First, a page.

Survivors of Turkey's mine disaster talk

After surviving Turkey’s coal mine disaster, miners relive their experiences as they talk to Anadolu Agency.

Survivors of Turkey's mine disaster talk

World Bulletin/News Desk

Miners who have survived Tuesday's coal mine disaster in Soma, western Turkey, have begun to share their experiences inside the mine.

Miner Tevfik Cucu, 31, who was working as a shift supervisor in the Soma coal mine, told Anadolu Agency of his 1km escape.

"Around 5-10 minutes after the technician went to check, we were told to gather everyone and go to “the breath” [fresh air zone],” Cucu said.

“We called everyone together and moved to get out. We were 3km or 4km’s away from the entrance and at 1km’s distance from the fresh air zone.”

“Smoke was everywhere. We put on our masks. People couldn’t see each other as they walked. The smoke was diminishing us. We start out with 25-30 people; when we reached ‘the breath’ there was only an unconscious friend beside me,” Cucu said, adding he would never forget his 1km journey inside the mine.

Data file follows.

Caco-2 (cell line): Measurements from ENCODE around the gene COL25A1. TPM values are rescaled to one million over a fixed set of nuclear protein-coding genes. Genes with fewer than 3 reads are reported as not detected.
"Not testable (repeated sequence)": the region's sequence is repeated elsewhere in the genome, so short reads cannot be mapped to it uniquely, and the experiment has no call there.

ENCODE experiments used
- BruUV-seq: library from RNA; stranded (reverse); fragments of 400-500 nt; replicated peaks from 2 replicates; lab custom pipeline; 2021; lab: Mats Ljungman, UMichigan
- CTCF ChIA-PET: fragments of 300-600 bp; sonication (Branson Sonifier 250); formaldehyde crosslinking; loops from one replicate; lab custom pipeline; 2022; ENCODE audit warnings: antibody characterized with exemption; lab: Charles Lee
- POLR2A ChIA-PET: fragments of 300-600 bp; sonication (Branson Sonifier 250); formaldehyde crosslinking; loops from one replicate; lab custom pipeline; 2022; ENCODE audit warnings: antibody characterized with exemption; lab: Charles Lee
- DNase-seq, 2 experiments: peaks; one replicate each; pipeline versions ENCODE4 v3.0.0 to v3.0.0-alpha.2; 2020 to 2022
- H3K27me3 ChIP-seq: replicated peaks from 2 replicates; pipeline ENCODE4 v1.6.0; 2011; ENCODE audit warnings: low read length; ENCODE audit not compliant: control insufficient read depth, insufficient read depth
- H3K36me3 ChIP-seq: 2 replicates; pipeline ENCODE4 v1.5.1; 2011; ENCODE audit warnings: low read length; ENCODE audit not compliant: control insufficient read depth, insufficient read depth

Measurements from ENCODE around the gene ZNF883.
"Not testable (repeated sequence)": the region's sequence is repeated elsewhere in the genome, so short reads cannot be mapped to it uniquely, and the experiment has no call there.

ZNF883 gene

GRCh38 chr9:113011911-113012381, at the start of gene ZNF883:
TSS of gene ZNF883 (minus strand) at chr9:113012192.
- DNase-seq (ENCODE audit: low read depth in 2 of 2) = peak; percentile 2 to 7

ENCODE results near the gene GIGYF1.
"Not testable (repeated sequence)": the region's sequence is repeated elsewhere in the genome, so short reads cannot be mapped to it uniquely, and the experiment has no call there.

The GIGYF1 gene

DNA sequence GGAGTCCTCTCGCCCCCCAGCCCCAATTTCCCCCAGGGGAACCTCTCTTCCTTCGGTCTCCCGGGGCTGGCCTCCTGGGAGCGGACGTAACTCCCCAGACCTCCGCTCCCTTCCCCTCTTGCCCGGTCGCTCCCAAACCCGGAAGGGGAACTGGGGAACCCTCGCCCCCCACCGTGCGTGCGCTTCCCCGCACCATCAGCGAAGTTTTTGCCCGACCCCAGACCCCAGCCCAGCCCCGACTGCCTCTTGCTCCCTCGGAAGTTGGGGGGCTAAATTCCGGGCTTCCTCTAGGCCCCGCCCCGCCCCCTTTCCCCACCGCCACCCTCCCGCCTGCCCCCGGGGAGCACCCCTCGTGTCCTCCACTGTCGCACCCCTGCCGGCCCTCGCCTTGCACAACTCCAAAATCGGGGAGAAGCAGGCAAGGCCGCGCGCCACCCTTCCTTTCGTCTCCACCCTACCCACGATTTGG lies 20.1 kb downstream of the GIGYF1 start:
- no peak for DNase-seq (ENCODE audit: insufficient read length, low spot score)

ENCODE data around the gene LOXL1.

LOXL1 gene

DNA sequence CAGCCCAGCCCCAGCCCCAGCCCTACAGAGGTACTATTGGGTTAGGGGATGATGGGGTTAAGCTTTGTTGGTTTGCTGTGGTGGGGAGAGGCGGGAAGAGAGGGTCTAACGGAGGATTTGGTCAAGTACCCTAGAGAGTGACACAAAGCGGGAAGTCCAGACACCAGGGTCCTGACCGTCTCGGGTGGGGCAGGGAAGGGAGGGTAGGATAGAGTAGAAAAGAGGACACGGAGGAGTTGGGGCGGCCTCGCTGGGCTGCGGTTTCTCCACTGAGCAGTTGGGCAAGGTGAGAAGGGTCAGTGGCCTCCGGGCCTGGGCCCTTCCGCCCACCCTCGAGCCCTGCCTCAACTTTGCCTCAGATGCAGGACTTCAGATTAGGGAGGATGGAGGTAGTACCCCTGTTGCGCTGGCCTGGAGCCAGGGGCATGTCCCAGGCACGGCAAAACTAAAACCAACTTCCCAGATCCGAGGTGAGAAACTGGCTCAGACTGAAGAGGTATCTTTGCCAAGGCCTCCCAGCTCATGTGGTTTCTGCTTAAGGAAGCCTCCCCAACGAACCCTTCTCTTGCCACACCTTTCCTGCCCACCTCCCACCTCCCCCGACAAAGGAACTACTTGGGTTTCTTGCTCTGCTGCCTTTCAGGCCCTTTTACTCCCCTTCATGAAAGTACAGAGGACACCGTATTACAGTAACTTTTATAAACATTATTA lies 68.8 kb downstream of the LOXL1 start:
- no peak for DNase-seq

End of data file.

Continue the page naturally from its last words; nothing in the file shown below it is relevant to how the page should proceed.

He continued saying “some people grabbed me from behind. Some were praying and others screaming. They said: ‘God, someone save me, save me.’ I told them to keep their masks, but they didn’t. You can’t see anything and therefore people were removing their masks. That’s why they were affected by the smoke. Most of them died because of this.”

Cucu said that he would not return to the mine after the disaster.

Meanwhile, Serkan Sengun, 32, who was rescued 10 hours after the fire broke out, said he was among a group of 130 who went to a fresh air zone after they were warned.

 “There was an officer who was a friend of ours. I gave my mask to him because we didn’t need it in the fresh air [zone].”

“At that moment, I remembered my children, but I have so many friends who died. I am very sad,” he continued.

The country’s energy minister, Taner Yildiz, earlier amended the death toll from the disaster to 282.

The exact cause of the blast has yet to be officially announced, but it is suspected that an explosion and fire followed an electrical fault. Yildiz has ruled out the possibility of firedamp or a methane gas explosion, saying most of the deaths were due to carbon monoxide poisoning.

Turkey has declared three days of national mourning, during which flags will fly at half-mast and parliament will be closed for the victims.

Last Mod: 15 Mayıs 2014, 16:59
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